For example, in hourly jobs with more repetitive tasks, you can ask your team members how to improve things they think would make a difference in their role or the organization. Giving people opportunities to improve things provides more meaning to their daily work. It’s been proven that people who feel a sense of purpose work harder, miss fewer days, and tend to stay with the organization.  


5. Create flexibility in the workplace

We can all remember that dramatic change: we were in the office one day, and then the next day, we were working from home! For some, this was an easy transition. But many others worked from home with multiple people and children who had to attend school remotely.  Across the country, makeshift offices popped up in bedrooms, kitchens, basements, and garages.

This transition from the office to the home office was quite an adventure on so many levels. But now, with people returning to the office, a majority of employees say they would like to continue working a few days a week remotely. The biggest surprise of all— we discovered that we could be even more productive at home than in the office! People have realized how much time and money can be saved without commuting, paying for parking, packing lunches, etc.

According to Ernst and Young data, 9 out of 10 employees want flexibility around when and where they work. Over 50% of employees are willing to leave their current employers if they don’t receive an option for flexibility. So, we challenge leaders and business owners to forget what work looked like before COVID and think about when and where work really can be accomplished. 

Don’t be the leader who says everyone must be here every day, all day, from 9:00 am to 5:00 pm. Instead, have trust in your employees. The more control leaders give to employees over their schedules and locations, the more engaged they will be because they will have more of a sense of control. Lack of control leads to burnout. There have been so many things that have been out of peoples’ control over the last year and a half, so why not give them control where you can?

We know there are many positions that employees hold that can’t be done remotely, so what do you do in those cases? Many other options can create flexibility for those employees. Can they change their work hours to make it home to pick up a child from school? Can they work four ten-hour days? Can they job share? The goal is to find something that works both for your employees and your business.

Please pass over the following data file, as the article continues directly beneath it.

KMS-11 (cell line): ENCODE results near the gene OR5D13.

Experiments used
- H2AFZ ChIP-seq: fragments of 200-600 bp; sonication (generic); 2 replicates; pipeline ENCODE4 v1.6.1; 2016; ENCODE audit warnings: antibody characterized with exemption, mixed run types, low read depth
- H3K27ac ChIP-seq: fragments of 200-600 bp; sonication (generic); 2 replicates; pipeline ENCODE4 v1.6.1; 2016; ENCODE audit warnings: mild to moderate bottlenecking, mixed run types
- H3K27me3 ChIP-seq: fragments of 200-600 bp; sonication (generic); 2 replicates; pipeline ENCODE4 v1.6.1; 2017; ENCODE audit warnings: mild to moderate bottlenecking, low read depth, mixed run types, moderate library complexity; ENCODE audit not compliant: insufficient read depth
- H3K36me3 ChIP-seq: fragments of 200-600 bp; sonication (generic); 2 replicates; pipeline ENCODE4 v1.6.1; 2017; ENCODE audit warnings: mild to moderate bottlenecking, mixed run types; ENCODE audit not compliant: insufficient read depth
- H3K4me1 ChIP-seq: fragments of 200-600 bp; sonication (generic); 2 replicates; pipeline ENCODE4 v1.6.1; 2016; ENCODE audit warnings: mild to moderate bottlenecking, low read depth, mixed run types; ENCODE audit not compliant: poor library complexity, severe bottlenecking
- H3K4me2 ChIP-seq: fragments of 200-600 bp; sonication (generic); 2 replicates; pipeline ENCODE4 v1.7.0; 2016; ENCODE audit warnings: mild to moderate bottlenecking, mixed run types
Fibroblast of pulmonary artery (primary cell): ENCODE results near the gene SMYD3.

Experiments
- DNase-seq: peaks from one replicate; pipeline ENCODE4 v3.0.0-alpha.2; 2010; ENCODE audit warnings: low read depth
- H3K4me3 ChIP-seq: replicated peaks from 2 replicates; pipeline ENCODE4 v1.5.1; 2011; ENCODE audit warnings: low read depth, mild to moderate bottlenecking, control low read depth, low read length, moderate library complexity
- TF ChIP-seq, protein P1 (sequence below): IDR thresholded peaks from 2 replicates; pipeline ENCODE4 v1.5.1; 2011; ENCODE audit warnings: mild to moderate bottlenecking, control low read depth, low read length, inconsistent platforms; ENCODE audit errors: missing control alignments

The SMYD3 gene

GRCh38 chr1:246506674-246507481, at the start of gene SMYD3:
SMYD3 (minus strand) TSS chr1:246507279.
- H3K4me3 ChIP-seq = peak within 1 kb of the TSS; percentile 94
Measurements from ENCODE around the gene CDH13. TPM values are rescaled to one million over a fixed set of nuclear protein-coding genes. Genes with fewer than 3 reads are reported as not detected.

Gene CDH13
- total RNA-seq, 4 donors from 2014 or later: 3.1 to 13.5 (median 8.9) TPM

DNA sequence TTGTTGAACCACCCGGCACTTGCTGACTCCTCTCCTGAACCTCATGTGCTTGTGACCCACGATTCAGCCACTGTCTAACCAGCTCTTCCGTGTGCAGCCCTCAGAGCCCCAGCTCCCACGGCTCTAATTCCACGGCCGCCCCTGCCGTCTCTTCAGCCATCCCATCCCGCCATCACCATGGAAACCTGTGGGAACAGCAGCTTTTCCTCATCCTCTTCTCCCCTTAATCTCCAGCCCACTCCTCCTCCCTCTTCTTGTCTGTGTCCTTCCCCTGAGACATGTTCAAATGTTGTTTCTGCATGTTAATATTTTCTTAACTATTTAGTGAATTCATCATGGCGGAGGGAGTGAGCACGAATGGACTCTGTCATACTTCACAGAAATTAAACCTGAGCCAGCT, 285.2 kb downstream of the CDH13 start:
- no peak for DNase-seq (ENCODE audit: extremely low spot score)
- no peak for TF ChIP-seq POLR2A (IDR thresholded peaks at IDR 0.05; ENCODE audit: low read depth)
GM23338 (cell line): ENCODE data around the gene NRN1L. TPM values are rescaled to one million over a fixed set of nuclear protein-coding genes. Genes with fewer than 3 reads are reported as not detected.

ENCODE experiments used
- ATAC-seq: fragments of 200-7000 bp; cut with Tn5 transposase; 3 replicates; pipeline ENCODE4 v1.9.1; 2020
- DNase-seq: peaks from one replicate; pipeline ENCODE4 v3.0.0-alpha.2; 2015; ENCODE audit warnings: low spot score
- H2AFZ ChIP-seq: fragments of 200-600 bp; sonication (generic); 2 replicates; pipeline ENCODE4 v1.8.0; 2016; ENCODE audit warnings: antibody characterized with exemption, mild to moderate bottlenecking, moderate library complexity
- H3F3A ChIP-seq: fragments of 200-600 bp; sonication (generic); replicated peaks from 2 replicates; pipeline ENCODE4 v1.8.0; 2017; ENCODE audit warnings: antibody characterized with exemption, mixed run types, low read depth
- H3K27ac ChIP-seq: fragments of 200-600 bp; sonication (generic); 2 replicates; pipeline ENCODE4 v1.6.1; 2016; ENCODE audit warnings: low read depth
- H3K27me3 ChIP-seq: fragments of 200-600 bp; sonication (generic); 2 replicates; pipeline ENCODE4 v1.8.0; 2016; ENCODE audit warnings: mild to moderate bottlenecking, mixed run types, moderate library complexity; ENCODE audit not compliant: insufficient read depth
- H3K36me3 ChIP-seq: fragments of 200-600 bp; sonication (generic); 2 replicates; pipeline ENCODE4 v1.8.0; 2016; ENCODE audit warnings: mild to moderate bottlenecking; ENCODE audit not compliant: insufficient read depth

Next steps to better employee retention

When it comes to increasing employee retention, remember to take things one step at a time.  Prioritize what will have the most significant impact on your current workforce and then get to work. If you are not sure where to start, “stay” interviews are a helpful way to understand your organization’s turnover risk and areas of opportunity. Stay interviews are a way to connect with people while they’re in their roles—not just in hiring or exit interviews. 

As Danny Nelms from The Work Institute explains:

“Stay interviews, conducted by third parties, where the employee feels more able to be authentic in their responses, express truer risk factors related to why employees would consider leaving.” 

That’s just one of the services Turning the Corner enjoys offering to our clients. We’re proud to have helped several companies and leaders reduce turnover, increase trust, psychological safety, develop flexible work policies, and build development programs.   


Attend our upcoming webinar

There’s so much more we want to share with you! Join us to learn more tools for retention during the Great Resignation in a free webinar with Amanda Sarti, our Director & Consultant of HR Services. 

Free Webinar: Retention During the Great Resignation
Tuesday, October 26, 11:00 am – 12:00 pm (MDT) | Register


At Turning the Corner, we believe that meaningful work that we enjoy is one of life’s greatest rewards—it’s why we do what we do! Our mission is to end suffering in the workplace and empower businesses to thrive through various HR services and training opportunities.